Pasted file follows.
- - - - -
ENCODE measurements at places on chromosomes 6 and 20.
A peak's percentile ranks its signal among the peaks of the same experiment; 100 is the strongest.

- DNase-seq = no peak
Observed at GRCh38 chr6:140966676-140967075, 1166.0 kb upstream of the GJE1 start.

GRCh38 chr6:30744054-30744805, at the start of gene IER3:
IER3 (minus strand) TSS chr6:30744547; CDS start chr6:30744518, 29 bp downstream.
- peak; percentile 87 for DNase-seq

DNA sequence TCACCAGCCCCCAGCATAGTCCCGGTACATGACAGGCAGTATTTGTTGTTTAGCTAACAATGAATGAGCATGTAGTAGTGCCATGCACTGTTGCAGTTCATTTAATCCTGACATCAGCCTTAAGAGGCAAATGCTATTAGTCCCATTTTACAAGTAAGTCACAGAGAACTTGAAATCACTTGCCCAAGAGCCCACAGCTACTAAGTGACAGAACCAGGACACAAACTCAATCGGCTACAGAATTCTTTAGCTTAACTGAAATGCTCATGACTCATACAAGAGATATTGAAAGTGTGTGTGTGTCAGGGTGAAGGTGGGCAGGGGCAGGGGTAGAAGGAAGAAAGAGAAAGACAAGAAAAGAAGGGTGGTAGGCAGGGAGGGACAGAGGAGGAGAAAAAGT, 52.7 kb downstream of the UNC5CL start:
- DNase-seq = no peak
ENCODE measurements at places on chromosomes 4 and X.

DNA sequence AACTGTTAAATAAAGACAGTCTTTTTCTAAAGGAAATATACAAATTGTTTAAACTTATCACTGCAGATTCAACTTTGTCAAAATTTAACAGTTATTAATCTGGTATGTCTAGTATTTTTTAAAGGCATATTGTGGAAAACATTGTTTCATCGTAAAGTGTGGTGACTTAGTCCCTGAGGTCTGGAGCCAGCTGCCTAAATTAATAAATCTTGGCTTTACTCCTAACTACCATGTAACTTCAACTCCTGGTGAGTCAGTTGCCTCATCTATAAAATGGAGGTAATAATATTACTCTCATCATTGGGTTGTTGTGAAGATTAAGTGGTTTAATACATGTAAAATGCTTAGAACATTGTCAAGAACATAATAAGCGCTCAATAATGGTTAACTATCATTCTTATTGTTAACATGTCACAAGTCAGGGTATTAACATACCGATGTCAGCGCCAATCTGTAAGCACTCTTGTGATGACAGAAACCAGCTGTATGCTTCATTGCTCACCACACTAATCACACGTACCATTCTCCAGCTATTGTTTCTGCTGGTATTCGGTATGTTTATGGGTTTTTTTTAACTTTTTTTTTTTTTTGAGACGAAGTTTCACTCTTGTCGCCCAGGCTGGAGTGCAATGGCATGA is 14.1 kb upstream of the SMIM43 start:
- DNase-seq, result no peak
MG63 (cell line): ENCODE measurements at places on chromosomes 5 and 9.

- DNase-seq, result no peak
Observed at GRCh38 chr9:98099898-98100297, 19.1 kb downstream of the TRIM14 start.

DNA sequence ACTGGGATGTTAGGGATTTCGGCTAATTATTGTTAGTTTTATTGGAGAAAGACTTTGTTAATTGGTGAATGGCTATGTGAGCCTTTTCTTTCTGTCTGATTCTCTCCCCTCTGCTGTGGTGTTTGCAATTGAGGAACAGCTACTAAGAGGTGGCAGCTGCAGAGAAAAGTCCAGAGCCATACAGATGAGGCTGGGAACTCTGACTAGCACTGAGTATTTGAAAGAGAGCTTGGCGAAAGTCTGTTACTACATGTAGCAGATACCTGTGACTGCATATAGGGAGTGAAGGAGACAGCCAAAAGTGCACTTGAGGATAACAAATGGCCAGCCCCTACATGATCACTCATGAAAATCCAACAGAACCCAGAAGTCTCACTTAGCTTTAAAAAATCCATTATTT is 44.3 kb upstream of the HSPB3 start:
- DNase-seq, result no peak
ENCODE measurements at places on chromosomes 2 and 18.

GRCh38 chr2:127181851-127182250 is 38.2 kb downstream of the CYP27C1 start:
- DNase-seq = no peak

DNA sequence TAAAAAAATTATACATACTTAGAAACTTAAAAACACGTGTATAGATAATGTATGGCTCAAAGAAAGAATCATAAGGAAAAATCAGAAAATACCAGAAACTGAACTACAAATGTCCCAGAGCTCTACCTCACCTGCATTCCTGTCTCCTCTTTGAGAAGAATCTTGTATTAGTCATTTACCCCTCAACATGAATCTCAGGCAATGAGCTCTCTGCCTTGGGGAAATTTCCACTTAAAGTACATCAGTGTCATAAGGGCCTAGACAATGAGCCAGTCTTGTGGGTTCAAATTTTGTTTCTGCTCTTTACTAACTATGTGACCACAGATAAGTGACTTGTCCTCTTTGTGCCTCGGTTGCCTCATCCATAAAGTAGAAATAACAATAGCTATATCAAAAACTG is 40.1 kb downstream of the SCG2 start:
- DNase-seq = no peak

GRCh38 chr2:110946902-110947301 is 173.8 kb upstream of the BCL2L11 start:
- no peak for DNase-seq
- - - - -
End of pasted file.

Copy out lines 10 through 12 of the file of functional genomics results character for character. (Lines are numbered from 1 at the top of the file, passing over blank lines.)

ENCODE measurements at places on chromosomes 4 and X.

DNA sequence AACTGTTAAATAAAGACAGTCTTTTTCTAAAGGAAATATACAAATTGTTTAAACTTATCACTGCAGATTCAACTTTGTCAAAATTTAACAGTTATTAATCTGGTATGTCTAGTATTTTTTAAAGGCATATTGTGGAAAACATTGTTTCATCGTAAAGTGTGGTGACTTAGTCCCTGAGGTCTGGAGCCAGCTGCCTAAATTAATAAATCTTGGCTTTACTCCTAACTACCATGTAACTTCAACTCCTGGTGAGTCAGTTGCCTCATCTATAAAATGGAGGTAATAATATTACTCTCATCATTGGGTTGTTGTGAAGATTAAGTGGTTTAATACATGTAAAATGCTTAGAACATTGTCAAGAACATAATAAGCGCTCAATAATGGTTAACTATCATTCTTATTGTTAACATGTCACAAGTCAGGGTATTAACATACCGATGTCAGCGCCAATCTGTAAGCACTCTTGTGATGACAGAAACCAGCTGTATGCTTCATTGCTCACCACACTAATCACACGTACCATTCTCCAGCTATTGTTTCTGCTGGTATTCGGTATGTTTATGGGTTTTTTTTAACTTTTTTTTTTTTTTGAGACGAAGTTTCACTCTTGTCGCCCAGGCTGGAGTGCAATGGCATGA is 14.1 kb upstream of the SMIM43 start:
- DNase-seq, result no peak